Crop maturity may also be delayed depending on summer growing season conditions. Although yields may be lower in some years, research shows that on average, over the long term, direct seeding yields are as high or higher than conventional tillage yields under most conditions. Delayed emergence and maturity are a greater concern in areas with a very short growing season. In this study, improved yields under zero tillage were attributed to increased soil moisture in drier years.

Figure 2. Effect of zero and conventional tillage on barley yields, 1988 to 1992, at five sites in northeastern Alberta

Figure 2. Effect of zero and conventional tillage on barley yields, 1988 to 1992, at five sites in northeastern Alberta

Establishing a Healthy Crop Stand

Along with soil temperature, several other factors influence crop growth such as seeding depth, packing, fertilizer placement, residual herbicide, crop residue management, disease and seed quality. For healthy crop stands under direct seeding, follow these tips:
  • Ensure an even spread of chaff and chopped straw so seeding equipment will not plug in areas with heavy crop residues, soil will warm more evenly, and hairpinning will be reduced. (See also: Equipment Issues in Crop Residue Management for Direct Seeding Agdex 519-4 and Residue Management for Successful Direct Seeding, Agdex 570-4).
  • Seed as shallow as possible (large-seed crops require deeper seeding than small-seed crops). Direct seeding can usually occur at a shallower depth than conventional seeding because of better soil moisture conditions near the surface. Also, at shallower depths, spring soil temperatures are warmer.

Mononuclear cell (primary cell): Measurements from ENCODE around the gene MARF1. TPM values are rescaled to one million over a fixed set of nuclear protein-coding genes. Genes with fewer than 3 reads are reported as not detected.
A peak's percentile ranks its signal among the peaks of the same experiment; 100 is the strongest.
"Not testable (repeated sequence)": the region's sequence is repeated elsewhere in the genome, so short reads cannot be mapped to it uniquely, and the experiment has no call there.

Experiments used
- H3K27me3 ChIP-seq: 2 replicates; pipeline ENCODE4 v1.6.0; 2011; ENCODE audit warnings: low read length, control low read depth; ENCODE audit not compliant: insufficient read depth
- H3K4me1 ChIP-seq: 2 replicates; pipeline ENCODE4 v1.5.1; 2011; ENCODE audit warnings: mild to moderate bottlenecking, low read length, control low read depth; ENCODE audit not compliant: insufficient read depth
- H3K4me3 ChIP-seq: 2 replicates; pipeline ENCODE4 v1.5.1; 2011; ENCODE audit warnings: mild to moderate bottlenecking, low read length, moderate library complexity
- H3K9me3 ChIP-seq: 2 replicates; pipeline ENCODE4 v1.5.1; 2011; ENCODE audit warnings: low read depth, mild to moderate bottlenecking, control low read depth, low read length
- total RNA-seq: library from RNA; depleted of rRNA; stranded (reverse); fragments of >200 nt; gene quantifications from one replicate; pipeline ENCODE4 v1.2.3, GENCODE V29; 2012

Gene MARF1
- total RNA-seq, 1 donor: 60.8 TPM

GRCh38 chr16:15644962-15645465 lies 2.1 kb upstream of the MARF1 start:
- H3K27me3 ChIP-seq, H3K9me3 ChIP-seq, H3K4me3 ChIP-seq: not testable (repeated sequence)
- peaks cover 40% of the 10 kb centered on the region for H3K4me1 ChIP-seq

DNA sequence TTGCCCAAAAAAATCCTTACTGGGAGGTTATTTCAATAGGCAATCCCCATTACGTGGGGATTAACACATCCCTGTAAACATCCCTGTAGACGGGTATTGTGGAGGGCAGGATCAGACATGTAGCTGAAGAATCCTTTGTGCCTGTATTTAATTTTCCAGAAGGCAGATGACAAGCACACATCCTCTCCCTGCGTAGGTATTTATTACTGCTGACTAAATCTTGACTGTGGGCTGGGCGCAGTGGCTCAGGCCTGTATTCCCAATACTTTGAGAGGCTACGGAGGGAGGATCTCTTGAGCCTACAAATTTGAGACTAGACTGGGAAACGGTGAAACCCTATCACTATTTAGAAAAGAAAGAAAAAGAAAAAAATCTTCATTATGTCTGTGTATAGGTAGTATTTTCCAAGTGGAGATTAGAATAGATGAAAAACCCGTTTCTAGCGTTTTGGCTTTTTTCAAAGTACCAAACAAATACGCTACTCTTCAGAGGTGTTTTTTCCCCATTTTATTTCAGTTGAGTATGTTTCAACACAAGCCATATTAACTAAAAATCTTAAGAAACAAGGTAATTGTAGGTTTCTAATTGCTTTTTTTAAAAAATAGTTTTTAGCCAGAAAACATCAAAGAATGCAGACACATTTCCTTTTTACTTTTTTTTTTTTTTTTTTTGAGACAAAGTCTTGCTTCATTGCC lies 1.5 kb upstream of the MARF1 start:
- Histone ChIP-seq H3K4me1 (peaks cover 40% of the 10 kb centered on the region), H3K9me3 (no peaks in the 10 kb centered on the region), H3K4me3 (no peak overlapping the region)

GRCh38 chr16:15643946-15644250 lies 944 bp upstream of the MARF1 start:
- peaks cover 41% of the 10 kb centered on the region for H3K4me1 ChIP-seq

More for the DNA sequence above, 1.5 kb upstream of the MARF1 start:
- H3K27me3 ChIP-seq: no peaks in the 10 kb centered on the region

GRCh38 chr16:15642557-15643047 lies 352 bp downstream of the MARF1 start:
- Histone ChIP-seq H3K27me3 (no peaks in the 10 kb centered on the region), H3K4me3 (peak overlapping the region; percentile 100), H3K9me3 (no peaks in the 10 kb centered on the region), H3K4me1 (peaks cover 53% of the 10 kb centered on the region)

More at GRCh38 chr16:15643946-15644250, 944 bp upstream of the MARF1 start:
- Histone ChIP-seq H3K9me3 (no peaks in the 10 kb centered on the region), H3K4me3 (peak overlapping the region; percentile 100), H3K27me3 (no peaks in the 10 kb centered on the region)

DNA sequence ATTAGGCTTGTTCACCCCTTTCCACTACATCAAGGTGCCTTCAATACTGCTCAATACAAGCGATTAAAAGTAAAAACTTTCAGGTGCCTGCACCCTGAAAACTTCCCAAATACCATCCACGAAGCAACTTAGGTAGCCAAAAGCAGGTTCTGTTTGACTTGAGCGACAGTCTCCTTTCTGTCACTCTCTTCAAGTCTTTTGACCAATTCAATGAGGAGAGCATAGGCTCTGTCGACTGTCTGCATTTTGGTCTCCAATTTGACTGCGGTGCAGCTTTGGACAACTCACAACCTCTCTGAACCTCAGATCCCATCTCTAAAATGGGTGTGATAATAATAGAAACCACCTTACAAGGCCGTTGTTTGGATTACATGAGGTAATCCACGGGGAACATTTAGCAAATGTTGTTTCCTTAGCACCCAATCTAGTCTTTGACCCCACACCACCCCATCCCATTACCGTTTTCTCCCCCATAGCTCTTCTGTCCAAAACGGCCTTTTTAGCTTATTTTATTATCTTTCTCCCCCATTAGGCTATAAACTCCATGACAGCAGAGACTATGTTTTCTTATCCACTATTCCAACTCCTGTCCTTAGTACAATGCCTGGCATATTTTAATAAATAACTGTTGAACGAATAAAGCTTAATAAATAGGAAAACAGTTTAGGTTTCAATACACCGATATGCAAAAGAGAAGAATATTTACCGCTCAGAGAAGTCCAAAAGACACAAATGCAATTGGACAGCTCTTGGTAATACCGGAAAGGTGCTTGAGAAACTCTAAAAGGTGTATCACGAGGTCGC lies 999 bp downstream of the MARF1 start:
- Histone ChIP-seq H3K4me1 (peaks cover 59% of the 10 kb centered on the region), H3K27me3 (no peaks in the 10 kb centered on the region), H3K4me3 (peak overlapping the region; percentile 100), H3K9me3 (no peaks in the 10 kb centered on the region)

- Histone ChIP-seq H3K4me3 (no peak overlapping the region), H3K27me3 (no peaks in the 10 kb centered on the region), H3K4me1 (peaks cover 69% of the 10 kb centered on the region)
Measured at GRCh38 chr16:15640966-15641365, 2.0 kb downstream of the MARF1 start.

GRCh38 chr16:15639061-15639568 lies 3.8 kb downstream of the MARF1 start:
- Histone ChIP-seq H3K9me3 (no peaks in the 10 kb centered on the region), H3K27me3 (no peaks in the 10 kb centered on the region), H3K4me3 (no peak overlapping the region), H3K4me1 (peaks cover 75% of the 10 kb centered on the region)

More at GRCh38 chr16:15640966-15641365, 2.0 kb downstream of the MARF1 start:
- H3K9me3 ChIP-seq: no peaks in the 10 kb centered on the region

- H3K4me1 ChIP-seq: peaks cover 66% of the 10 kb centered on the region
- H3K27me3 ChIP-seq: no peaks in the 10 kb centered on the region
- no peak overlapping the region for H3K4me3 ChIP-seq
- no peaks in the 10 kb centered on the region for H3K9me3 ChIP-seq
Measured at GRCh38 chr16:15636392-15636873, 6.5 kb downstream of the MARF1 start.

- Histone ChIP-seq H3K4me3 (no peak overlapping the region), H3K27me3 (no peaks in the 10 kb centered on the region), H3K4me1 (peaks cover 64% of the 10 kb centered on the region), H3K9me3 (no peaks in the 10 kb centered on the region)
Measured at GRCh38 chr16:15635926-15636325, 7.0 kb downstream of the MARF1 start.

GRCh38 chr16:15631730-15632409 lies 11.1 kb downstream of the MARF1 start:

• In areas with a short growing season, consider using openers that push crop residue away from the seed furrow. Crop residue left on the seed row reflects sunlight, slowing seed bed warming. Most hoe and knife openers push the residue off the furrow, allowing the soil to warm faster.
  • Pack soil to ensure good seed-to-soil contact, but do not overpack wet clay soils.
  • Use safe rates of seed-placed fertilizer; consider equipment that separates the seed and fertilizer. (See Alberta Fertilizer Guide, Agdex 541-1, and Ground Opener Systems, Agdex 519-24, for more information.)
  • Ensure herbicide residues will not affect the crop being seeded.
  • Use plump seed with high germination and seedling vigour.
  • Rotate crops, and treat the seed to minimize disease concerns.

Research has shown that soil temperature, while cooler under direct seeded soils, does not appear to be a concern in most years. Cooler seedbeds can be managed through even spreading of crop residues and shallower seeding.
Prepared by Ben Froebel and Allan Howard , Alberta Agriculture, Food and Rural Development.

Source: Agdex 590-2. Revised May 1999.
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This document is maintained by Jennifer Rutter.
This information published to the web on May 1, 1999.